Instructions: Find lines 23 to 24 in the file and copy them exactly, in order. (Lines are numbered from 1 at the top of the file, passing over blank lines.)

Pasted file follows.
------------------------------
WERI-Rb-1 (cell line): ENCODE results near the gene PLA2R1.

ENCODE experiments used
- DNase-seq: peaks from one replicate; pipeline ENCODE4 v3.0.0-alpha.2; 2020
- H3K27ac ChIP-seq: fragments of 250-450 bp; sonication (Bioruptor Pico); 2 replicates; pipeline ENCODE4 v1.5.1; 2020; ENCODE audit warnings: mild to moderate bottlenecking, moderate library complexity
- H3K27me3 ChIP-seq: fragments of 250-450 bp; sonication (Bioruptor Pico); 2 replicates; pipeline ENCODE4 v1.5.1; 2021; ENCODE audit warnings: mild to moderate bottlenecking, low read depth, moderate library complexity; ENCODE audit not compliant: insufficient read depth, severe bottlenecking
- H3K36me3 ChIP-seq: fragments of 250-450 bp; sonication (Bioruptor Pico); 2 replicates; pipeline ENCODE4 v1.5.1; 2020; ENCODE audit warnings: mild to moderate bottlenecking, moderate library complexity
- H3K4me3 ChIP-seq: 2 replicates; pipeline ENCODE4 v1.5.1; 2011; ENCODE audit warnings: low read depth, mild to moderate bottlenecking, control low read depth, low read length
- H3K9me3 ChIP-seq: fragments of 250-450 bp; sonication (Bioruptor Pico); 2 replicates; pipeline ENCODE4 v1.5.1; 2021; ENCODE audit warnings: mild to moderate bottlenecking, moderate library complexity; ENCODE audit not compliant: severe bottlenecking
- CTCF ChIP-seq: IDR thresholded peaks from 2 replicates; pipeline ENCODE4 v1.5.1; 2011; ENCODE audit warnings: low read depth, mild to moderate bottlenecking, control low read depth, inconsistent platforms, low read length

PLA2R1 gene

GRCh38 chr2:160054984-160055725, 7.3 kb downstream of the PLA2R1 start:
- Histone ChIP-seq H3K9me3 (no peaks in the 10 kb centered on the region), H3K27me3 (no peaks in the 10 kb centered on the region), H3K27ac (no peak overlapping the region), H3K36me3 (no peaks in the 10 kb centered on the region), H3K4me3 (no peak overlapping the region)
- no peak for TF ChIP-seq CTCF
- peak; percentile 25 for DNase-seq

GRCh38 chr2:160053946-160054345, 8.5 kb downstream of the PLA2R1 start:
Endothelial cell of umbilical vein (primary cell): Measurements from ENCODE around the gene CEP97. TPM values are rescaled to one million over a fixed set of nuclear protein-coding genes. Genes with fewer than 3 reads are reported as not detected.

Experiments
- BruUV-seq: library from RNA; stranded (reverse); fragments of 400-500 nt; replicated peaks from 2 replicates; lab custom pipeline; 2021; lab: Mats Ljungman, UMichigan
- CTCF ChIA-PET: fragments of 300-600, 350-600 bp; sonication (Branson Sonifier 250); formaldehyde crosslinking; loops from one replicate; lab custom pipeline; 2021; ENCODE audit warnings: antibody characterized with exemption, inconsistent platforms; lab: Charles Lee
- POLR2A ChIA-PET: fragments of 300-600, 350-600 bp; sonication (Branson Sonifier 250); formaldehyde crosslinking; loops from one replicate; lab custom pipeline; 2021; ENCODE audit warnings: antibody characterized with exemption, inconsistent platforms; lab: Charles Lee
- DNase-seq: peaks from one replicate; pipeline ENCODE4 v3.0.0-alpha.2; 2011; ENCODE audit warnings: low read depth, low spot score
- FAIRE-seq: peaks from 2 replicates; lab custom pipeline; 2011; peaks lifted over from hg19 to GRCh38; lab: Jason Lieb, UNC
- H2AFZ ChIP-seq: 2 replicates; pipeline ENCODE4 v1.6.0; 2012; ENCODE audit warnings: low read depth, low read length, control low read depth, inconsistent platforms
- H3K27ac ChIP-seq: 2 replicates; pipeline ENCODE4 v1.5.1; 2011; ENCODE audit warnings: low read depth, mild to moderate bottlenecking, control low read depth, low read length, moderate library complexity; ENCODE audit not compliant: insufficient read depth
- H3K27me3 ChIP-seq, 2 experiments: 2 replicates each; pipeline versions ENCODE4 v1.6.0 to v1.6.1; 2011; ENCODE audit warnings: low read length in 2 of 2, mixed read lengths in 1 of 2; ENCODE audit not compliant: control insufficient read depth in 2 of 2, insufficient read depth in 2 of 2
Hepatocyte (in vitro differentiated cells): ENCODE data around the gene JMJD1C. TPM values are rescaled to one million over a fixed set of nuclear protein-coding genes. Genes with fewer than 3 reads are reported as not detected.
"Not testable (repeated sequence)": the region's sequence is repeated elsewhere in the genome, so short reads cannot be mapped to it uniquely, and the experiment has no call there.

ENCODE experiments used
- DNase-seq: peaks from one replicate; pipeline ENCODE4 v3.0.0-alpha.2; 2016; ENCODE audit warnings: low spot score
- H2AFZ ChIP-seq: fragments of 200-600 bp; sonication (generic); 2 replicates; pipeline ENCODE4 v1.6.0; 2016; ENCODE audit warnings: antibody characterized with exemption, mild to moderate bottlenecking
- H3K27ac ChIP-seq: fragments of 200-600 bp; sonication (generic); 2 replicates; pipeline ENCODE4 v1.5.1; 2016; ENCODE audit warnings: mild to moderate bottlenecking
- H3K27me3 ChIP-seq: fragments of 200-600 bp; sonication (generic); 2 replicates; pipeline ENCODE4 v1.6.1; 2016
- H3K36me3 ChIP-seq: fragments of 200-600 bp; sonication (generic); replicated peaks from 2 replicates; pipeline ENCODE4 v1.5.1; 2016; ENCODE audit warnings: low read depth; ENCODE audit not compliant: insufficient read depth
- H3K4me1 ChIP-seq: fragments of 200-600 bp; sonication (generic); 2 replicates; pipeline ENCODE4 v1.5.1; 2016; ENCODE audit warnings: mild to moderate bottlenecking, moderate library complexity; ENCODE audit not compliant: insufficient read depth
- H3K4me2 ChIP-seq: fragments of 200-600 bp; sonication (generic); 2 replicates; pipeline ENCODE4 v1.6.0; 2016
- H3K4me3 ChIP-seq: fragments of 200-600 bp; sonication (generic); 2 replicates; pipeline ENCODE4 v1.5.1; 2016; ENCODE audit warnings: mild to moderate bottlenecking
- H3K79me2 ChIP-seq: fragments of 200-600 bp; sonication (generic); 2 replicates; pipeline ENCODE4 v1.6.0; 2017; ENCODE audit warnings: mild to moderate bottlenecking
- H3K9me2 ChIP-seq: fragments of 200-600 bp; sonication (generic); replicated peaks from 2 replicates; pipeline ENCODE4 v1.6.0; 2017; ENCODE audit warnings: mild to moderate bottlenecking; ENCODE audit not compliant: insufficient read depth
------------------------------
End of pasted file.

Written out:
- H2AFZ ChIP-seq: 2 replicates; pipeline ENCODE4 v1.6.0; 2012; ENCODE audit warnings: low read depth, low read length, control low read depth, inconsistent platforms
- H3K27ac ChIP-seq: 2 replicates; pipeline ENCODE4 v1.5.1; 2011; ENCODE audit warnings: low read depth, mild to moderate bottlenecking, control low read depth, low read length, moderate library complexity; ENCODE audit not compliant: insufficient read depth